Martha's credibility is crucial here. Shortly after the burglary at Watergate, she travels to California with Mitchell, who abruptly leaves to tend to the burgeoning scandal. The remaining bodyguard (Brian Geraghty) forcefully prevents Martha from leaving her hotel room or receiving any news from the outside. After she's set free, many disbelieve her account of the kidnapping — a response to her craving for attention and occasional fudging of the truth that takes on darker undertones as the Watergate investigation continues.
But compared with a far more intelligent series like, say, "Mrs. America," "Gaslit" disappoints in its efforts to provide a well-rounded portrait of an influence-seeking conservative woman betrayed by her political confreres. It shears the most colorful — and the most tragic — aspects of her life and public image, from her Southern Belle drag to the bleakest moments of her marriage, giving her the vindication that evaded her during her final years but denying her the extravagance of personality she clearly cultivated as her life's work. Though they share a Southern heritage, Roberts simply feels miscast as Martha, to whom she bears no resemblance, physical or otherwise. Martha was willing to shuck her ladylike trappings — to be ugly and to say ugly things — in ways the actor evidently is not.
THE WORLD OF 'GASLIT'
In the world of "Gaslit," women are yoked to men who could never find the kind of fulfillment at home that they get at the office, where they pursue power with a blind zeal. Nixon is ahead by nearly 20 points when his cronies plan Watergate. Though it's never more than subtext, there's a sense that the war, with its win-at-all-costs mind-set, came home in 1972. Dean hates that he's never considered more than an expendable soldier by his superiors. But Liddy is more than willing to do his part to win Nixon the election — whether that entails honey pots, forced rendition, or worse.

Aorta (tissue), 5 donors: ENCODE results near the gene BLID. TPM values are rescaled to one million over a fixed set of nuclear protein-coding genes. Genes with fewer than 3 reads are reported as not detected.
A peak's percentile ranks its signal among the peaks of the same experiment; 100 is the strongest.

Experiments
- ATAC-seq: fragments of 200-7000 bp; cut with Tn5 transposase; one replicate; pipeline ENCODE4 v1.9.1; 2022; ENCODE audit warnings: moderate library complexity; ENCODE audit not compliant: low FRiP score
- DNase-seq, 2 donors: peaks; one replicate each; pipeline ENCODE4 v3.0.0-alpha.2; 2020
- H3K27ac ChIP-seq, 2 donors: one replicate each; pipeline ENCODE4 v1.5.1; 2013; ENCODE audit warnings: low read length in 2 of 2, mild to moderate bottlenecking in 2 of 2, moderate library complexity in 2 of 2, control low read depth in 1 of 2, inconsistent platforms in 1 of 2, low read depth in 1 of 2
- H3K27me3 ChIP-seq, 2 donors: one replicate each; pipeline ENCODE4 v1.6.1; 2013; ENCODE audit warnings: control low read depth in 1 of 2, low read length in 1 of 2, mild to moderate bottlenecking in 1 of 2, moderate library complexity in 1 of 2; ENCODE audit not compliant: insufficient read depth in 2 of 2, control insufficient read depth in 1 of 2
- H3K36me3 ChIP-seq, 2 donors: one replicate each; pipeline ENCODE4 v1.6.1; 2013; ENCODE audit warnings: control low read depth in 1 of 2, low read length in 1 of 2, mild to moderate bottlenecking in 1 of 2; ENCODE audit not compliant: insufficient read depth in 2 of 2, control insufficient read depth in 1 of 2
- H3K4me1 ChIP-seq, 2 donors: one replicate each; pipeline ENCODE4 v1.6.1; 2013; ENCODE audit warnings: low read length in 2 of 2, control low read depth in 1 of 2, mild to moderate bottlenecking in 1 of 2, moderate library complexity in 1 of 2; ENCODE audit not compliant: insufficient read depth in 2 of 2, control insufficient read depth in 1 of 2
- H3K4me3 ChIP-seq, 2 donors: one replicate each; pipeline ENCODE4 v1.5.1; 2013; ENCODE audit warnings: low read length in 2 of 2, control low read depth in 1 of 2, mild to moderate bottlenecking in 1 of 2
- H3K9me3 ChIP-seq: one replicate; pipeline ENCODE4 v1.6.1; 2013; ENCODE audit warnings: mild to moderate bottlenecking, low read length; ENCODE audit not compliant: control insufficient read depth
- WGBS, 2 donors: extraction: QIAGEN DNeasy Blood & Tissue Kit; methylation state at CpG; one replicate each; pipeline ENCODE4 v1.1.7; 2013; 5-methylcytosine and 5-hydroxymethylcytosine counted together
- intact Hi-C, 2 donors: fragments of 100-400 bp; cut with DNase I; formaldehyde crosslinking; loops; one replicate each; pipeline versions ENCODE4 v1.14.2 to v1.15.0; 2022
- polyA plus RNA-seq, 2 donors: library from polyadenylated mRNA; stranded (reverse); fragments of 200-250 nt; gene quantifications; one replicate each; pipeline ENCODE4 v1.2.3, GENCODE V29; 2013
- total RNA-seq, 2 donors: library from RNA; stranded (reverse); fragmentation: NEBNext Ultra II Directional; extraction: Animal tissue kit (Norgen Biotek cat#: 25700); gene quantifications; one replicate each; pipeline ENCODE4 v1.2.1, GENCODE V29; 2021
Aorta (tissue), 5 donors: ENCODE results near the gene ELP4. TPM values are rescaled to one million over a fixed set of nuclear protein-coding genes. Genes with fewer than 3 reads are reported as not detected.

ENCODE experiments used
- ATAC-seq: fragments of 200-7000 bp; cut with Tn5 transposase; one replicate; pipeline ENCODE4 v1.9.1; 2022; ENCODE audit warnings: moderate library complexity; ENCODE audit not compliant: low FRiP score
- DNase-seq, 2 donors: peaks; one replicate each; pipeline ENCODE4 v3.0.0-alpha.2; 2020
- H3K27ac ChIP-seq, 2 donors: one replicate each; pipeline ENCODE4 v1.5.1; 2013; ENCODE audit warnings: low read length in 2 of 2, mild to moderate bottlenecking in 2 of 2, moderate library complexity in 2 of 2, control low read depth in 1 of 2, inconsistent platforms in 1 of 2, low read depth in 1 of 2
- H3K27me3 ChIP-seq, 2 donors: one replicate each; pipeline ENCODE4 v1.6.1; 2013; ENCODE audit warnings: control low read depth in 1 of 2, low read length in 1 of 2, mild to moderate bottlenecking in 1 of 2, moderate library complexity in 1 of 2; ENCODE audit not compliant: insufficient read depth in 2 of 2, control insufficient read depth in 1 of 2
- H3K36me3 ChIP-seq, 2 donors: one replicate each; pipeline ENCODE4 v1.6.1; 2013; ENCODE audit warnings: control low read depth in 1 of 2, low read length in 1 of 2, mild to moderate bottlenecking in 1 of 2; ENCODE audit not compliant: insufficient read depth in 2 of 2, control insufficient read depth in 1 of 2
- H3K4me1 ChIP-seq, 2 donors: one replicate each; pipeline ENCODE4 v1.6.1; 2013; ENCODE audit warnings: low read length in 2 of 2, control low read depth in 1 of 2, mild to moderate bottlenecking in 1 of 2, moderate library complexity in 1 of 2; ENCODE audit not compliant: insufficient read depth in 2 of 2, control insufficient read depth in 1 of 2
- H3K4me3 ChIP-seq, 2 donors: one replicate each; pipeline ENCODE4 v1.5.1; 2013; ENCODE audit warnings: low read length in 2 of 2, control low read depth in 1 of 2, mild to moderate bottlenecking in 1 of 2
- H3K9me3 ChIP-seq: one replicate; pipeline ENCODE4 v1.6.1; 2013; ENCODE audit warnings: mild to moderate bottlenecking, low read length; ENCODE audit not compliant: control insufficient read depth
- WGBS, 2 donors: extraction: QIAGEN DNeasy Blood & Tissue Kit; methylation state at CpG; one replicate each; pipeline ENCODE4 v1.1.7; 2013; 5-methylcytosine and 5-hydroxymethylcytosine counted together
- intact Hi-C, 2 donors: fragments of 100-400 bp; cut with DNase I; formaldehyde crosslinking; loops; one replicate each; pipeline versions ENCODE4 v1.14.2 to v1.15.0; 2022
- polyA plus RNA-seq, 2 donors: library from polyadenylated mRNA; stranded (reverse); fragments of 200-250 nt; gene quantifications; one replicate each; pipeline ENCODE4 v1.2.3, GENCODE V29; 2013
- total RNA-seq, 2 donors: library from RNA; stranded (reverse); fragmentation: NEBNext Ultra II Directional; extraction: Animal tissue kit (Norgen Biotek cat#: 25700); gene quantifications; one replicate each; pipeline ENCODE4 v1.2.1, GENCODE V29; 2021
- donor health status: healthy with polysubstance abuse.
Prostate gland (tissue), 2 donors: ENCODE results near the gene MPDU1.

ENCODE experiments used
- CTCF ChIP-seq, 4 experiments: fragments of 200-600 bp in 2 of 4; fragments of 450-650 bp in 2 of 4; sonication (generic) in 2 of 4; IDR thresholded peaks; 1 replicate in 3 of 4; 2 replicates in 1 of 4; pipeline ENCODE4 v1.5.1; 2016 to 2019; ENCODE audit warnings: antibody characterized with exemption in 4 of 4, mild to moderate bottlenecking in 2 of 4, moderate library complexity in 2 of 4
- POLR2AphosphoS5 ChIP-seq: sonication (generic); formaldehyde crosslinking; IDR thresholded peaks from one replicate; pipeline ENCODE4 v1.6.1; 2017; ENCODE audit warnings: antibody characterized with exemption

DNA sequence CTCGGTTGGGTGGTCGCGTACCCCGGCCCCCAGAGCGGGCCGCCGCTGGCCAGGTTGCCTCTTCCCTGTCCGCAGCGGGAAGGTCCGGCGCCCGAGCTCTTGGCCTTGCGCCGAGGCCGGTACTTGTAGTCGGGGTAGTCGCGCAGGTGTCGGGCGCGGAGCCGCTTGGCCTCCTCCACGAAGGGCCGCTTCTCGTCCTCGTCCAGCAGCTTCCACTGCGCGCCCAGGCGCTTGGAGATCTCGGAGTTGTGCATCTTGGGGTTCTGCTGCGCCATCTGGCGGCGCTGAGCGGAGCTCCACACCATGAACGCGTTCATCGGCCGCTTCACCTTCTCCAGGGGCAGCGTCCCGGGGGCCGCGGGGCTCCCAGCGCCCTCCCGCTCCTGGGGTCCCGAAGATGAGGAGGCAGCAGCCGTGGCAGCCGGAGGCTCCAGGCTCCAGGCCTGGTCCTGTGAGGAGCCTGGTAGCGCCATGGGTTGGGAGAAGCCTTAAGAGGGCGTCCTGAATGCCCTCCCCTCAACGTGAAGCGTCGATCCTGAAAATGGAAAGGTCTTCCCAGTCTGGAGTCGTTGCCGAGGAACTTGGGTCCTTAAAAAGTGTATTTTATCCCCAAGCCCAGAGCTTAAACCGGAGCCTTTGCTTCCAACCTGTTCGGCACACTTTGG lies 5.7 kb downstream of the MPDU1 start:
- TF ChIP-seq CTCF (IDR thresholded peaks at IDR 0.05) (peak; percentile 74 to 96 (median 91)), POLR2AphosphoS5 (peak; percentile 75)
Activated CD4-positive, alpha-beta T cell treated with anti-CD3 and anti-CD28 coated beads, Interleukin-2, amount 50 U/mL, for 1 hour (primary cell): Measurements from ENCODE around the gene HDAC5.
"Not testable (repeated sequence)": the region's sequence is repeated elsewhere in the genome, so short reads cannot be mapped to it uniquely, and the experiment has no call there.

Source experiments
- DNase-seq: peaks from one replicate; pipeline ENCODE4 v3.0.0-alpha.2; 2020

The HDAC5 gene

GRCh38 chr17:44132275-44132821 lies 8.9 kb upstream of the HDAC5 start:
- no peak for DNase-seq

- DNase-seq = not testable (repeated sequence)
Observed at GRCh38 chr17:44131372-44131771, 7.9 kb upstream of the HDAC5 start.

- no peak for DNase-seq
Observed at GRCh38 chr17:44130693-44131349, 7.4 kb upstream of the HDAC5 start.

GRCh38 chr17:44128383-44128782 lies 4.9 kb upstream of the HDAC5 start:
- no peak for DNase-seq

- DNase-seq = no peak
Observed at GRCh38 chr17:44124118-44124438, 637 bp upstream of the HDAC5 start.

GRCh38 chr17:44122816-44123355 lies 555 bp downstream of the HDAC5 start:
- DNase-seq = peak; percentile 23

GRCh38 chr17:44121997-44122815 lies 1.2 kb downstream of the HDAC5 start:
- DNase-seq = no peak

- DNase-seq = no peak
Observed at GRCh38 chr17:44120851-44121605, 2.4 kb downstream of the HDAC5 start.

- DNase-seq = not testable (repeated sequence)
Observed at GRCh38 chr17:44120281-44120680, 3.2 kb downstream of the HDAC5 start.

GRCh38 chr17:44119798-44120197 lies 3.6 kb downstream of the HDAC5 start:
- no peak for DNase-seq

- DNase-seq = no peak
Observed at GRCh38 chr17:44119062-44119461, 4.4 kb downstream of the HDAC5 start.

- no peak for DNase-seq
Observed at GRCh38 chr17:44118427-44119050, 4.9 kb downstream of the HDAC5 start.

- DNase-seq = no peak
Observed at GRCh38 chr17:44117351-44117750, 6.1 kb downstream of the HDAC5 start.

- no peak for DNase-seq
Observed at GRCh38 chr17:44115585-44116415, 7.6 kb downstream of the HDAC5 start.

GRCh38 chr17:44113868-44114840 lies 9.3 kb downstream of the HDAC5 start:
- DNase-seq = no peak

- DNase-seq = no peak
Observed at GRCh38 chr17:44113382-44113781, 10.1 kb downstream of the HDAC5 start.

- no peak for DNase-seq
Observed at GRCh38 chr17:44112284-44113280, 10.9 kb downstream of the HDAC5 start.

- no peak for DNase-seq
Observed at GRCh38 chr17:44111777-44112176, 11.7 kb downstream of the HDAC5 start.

As a character, Dean is far too oily and underdeveloped to warrant his screen time (or redemptive potential), while security guard Wills receives from the writers even less. But "Gaslit" becomes groan-inducingly absurdist whenever Liddy appears and the show abandons its realism for satirical or slapstick farce. Liddy acts like a wannabe-Colonel Kurtz, philosophizing aloud about "man's struggle for power" and, later, creating a sadistic mouse trap out of wires extracted from his prison-cell bed frame. (The bloodshed that ensues is grotesque and completely predictable.) The violence gets worse from there, and somehow all that is supposed to fit into a show about a Washington socialite whose biggest irk in the premiere is her rivalry with the first lady.
At the actual Mitchell's funeral, an anonymous supporter sent a floral arrangement that spelled out the words "Martha was right" in white chrysanthemums. This handsome but vapid production is the seven-hour version of that tribute — it exists to draw attention to itself but has little else to say. Fifteen months after the attack at the Capitol, an office break-in that happened a half-century ago feels remarkably quaint. The cover-up, including the silencing of Martha Mitchell, was cruel, but as far as political dramas go, it's got nothing on the present one.